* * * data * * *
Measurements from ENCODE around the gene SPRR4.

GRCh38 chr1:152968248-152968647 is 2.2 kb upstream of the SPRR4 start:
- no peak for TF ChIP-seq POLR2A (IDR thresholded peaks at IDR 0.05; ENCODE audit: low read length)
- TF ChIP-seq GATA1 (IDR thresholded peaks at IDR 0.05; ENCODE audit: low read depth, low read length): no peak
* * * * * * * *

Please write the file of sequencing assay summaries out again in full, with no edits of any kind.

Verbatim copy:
Measurements from ENCODE around the gene SPRR4.

GRCh38 chr1:152968248-152968647 is 2.2 kb upstream of the SPRR4 start:
- no peak for TF ChIP-seq POLR2A (IDR thresholded peaks at IDR 0.05; ENCODE audit: low read length)
- TF ChIP-seq GATA1 (IDR thresholded peaks at IDR 0.05; ENCODE audit: low read depth, low read length): no peak